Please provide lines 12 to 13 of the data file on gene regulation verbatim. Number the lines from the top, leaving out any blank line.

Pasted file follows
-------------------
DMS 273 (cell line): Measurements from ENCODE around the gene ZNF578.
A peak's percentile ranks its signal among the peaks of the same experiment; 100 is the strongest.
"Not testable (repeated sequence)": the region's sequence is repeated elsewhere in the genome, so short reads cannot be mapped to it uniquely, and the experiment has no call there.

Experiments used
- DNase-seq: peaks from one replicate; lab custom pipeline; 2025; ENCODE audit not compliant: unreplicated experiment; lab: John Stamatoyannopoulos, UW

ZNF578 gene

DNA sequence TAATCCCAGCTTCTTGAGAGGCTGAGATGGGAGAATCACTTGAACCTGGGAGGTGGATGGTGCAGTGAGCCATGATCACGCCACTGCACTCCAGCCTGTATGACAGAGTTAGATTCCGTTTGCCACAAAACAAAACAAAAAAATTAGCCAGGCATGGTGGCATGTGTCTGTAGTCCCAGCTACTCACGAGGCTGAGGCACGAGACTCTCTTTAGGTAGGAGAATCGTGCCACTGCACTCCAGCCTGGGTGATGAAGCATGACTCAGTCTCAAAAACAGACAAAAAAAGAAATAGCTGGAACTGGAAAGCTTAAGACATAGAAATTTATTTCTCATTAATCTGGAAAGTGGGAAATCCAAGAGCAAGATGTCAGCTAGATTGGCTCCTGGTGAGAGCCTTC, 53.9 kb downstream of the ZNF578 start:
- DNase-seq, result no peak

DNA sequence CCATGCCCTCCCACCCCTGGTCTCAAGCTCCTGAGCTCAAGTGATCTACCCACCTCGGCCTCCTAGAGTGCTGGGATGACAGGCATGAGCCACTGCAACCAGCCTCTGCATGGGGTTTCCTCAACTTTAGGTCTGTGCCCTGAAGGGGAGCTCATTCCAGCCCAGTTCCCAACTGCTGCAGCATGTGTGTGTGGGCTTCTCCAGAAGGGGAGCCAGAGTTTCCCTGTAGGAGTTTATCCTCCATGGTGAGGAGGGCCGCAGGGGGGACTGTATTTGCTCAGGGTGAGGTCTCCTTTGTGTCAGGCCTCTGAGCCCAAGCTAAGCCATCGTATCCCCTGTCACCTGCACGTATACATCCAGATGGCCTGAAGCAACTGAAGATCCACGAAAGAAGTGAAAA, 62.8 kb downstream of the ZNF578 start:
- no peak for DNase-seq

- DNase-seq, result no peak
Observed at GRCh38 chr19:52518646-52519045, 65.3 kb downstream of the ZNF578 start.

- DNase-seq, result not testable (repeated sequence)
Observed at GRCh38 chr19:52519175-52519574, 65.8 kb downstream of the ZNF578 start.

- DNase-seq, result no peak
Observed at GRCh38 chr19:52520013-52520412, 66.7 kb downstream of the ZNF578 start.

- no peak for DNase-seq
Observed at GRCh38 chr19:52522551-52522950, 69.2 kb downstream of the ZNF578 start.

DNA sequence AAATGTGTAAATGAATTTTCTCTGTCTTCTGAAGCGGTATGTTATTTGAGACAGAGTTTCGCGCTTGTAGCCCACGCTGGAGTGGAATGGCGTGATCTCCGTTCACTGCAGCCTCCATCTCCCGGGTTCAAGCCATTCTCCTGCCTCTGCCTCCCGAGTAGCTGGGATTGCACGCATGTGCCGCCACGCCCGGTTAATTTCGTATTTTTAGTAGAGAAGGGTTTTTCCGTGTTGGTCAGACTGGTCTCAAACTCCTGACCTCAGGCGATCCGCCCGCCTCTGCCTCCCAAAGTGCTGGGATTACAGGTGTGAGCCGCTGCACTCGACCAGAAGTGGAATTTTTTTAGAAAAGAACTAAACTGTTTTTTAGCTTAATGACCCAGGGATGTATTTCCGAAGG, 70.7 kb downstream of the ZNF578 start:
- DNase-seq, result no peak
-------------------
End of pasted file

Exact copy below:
Observed at GRCh38 chr19:52518646-52519045, 65.3 kb downstream of the ZNF578 start.

- DNase-seq, result not testable (repeated sequence)